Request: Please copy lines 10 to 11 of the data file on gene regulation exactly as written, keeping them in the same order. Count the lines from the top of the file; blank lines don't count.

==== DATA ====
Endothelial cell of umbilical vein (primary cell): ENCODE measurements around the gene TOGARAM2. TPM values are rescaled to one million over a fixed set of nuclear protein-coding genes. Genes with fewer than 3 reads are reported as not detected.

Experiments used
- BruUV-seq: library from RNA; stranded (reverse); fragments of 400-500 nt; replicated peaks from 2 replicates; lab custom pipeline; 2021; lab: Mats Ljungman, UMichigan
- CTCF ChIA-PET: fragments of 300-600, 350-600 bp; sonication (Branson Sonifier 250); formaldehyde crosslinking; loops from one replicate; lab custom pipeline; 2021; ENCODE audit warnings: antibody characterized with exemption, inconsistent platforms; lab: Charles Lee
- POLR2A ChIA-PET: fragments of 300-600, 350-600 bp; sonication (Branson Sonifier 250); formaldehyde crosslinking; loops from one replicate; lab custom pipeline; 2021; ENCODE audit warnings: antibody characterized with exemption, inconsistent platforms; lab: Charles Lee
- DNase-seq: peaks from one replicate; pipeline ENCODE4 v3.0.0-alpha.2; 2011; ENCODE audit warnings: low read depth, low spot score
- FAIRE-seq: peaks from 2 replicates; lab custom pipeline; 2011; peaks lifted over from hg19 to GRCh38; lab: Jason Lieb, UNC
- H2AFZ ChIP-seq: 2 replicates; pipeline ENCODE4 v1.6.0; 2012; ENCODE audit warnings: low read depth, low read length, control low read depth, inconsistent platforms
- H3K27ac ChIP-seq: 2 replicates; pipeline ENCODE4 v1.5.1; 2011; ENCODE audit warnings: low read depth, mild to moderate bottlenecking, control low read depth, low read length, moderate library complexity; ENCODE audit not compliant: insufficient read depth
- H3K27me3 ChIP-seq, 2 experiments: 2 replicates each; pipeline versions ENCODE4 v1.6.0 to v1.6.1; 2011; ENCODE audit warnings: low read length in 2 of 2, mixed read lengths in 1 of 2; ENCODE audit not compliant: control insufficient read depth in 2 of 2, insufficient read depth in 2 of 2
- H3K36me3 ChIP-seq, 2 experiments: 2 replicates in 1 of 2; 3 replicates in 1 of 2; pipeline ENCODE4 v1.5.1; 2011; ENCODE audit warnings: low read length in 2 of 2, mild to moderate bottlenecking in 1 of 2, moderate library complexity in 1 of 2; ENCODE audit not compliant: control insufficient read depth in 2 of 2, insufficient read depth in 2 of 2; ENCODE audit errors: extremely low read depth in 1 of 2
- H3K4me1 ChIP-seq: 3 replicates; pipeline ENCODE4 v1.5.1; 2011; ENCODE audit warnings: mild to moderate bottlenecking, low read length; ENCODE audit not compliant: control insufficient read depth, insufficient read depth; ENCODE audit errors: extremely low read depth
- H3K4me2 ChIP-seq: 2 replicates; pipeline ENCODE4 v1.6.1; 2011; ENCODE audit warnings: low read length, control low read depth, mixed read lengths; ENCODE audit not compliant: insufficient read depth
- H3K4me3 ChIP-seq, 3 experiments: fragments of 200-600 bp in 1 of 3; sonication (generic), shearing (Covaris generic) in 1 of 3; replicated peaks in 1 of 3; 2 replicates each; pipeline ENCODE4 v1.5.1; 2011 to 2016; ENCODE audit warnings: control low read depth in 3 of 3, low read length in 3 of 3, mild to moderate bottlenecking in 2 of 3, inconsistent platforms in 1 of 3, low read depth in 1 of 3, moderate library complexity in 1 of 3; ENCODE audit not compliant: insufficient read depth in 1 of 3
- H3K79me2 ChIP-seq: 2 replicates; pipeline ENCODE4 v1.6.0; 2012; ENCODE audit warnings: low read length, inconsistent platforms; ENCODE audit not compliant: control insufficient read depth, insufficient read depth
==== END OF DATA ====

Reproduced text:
- H3K27me3 ChIP-seq, 2 experiments: 2 replicates each; pipeline versions ENCODE4 v1.6.0 to v1.6.1; 2011; ENCODE audit warnings: low read length in 2 of 2, mixed read lengths in 1 of 2; ENCODE audit not compliant: control insufficient read depth in 2 of 2, insufficient read depth in 2 of 2
- H3K36me3 ChIP-seq, 2 experiments: 2 replicates in 1 of 2; 3 replicates in 1 of 2; pipeline ENCODE4 v1.5.1; 2011; ENCODE audit warnings: low read length in 2 of 2, mild to moderate bottlenecking in 1 of 2, moderate library complexity in 1 of 2; ENCODE audit not compliant: control insufficient read depth in 2 of 2, insufficient read depth in 2 of 2; ENCODE audit errors: extremely low read depth in 1 of 2